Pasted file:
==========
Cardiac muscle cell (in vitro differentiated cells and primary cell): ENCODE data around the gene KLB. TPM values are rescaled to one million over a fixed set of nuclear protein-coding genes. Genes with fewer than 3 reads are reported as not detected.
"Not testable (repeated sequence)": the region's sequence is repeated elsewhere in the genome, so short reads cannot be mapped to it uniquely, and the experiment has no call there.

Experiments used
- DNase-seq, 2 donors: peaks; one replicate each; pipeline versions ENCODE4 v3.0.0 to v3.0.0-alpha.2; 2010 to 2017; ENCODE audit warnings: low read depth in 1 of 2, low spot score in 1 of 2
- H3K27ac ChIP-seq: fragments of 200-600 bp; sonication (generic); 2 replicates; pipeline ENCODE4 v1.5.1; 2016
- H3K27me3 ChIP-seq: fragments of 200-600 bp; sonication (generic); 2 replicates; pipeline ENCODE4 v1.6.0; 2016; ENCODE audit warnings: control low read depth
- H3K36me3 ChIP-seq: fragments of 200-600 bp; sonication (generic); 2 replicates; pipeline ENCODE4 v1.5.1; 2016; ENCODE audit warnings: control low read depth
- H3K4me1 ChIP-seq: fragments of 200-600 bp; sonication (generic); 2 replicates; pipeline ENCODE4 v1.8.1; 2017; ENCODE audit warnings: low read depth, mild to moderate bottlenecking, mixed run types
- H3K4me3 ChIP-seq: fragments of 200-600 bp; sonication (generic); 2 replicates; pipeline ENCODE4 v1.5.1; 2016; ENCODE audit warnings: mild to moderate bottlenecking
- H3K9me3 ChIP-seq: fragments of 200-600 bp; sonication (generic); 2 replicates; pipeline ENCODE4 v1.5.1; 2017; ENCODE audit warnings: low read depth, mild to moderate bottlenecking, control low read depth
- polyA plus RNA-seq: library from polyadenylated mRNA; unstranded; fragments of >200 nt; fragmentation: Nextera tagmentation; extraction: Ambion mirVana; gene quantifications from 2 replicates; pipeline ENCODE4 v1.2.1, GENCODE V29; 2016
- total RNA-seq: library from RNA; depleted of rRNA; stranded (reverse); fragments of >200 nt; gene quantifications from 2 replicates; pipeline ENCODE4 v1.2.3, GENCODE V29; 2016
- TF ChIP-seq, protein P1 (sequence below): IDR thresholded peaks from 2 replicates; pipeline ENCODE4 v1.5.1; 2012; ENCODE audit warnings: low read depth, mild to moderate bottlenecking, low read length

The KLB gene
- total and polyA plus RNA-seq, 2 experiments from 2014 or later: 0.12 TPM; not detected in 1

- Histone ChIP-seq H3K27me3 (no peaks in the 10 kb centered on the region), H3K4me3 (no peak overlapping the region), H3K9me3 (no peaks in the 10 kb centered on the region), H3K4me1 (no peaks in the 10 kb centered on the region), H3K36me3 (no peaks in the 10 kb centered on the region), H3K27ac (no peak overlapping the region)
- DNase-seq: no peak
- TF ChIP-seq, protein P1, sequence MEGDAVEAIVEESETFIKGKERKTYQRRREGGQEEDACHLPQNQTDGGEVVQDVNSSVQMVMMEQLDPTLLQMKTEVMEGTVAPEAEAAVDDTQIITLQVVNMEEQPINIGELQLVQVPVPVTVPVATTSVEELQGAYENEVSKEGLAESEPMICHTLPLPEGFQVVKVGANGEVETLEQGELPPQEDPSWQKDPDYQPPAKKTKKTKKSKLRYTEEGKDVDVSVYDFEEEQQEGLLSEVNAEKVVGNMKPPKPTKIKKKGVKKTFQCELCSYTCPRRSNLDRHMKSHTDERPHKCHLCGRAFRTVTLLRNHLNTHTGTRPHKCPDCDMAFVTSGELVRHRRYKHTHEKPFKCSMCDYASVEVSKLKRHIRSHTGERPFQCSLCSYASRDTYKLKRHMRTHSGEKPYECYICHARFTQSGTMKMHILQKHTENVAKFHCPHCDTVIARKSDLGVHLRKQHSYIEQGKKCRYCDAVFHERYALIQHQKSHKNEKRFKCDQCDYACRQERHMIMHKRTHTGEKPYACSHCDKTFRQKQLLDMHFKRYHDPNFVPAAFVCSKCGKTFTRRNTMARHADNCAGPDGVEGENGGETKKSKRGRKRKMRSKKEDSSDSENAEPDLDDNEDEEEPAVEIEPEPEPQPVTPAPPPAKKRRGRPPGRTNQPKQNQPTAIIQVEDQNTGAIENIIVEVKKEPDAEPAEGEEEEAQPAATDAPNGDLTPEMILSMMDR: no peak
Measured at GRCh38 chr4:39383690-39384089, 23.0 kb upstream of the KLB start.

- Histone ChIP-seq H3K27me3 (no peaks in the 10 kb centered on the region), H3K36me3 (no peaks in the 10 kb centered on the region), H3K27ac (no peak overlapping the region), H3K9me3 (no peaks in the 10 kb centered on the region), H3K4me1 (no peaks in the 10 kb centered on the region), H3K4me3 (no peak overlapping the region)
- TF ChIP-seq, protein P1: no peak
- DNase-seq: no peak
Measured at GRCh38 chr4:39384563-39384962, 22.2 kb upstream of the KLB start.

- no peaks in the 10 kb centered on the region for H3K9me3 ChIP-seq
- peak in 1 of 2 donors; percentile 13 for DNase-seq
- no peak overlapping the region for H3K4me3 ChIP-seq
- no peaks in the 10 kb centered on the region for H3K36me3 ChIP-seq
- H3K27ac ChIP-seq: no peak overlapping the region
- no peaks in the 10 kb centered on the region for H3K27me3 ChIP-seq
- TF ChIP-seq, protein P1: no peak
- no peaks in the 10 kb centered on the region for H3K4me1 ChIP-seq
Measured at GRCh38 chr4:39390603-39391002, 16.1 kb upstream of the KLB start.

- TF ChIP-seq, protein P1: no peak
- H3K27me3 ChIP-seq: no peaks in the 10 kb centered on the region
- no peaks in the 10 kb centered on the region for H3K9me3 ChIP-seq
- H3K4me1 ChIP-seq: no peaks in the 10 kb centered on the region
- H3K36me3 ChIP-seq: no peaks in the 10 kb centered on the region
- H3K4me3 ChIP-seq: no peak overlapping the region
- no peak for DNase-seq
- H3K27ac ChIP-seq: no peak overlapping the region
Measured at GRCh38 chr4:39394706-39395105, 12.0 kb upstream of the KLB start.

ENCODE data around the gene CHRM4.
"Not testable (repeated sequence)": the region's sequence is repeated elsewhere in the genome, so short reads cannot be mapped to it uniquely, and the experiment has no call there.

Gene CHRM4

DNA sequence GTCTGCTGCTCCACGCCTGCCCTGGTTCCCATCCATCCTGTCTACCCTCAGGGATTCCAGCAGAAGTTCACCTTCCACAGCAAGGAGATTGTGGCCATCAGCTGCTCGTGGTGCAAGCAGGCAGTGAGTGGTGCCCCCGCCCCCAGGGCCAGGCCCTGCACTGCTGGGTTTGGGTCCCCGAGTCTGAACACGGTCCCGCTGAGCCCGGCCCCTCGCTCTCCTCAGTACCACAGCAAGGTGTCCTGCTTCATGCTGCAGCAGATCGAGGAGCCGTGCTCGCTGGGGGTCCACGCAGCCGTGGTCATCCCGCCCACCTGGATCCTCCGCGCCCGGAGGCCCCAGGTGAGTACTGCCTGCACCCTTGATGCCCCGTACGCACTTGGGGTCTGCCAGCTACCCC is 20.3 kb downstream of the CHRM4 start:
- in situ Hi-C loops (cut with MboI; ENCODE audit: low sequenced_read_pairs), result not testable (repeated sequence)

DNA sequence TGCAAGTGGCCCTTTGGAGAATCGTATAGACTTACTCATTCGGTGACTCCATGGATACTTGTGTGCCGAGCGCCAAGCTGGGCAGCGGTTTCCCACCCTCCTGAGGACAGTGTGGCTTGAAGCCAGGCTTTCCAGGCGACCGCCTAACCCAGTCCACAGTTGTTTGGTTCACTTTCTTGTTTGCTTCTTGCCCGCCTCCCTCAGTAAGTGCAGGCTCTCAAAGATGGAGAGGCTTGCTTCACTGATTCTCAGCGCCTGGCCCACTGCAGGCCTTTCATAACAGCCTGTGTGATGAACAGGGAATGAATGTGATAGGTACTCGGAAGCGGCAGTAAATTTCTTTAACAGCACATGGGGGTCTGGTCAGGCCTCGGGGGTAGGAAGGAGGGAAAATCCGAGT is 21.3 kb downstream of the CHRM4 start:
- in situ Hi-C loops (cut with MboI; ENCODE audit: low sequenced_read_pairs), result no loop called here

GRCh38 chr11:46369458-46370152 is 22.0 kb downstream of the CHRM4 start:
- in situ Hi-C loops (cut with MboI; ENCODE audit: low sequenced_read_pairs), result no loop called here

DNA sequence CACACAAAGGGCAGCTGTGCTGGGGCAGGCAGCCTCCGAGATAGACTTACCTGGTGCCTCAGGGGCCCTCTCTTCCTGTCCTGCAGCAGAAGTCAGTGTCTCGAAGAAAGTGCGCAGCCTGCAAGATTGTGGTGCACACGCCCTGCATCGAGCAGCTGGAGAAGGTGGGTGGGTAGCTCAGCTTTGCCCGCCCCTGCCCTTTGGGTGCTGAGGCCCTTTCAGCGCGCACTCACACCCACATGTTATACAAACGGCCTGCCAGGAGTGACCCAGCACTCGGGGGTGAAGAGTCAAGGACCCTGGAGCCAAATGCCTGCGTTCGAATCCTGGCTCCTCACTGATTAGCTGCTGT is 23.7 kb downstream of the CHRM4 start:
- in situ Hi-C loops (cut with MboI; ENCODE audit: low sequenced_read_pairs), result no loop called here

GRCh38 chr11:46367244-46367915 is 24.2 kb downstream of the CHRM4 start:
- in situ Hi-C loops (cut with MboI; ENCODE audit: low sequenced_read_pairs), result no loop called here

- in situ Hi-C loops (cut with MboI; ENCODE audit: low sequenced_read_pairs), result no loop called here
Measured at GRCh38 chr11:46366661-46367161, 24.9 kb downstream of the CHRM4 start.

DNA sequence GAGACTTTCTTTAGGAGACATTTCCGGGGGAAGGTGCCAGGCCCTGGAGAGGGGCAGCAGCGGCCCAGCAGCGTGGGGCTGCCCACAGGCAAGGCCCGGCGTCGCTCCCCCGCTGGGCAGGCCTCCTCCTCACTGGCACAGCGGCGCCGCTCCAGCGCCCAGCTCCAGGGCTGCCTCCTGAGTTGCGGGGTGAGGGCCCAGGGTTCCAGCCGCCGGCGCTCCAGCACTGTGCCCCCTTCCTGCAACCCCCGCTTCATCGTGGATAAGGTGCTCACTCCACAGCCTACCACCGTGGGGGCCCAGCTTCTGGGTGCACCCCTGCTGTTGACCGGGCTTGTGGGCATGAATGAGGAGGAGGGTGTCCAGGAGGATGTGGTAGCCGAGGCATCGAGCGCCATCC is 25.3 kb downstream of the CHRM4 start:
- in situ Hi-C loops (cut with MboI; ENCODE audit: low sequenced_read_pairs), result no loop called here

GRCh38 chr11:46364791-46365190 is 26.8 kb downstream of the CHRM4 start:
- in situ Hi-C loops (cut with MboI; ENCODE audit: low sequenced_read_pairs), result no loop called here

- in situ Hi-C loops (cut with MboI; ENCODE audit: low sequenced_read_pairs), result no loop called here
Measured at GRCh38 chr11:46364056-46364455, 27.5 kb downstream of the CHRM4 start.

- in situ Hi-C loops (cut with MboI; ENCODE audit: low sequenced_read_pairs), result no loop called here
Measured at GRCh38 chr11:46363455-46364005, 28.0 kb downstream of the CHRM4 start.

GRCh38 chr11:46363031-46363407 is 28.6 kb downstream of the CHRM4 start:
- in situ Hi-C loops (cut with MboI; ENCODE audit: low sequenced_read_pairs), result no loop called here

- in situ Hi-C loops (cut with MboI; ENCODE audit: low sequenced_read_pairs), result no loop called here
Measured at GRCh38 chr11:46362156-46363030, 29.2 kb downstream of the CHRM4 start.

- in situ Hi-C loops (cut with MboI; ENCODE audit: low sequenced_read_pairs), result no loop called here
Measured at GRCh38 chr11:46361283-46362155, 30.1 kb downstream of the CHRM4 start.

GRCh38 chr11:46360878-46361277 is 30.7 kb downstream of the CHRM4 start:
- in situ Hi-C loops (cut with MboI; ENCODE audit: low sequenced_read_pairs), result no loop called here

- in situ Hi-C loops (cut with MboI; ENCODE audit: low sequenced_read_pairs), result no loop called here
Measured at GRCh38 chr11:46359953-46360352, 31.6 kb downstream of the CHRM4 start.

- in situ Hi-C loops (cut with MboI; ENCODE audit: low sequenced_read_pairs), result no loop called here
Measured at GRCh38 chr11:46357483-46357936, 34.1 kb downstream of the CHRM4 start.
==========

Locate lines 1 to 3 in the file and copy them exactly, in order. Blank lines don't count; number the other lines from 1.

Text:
Cardiac muscle cell (in vitro differentiated cells and primary cell): ENCODE data around the gene KLB. TPM values are rescaled to one million over a fixed set of nuclear protein-coding genes. Genes with fewer than 3 reads are reported as not detected.
"Not testable (repeated sequence)": the region's sequence is repeated elsewhere in the genome, so short reads cannot be mapped to it uniquely, and the experiment has no call there.

Experiments used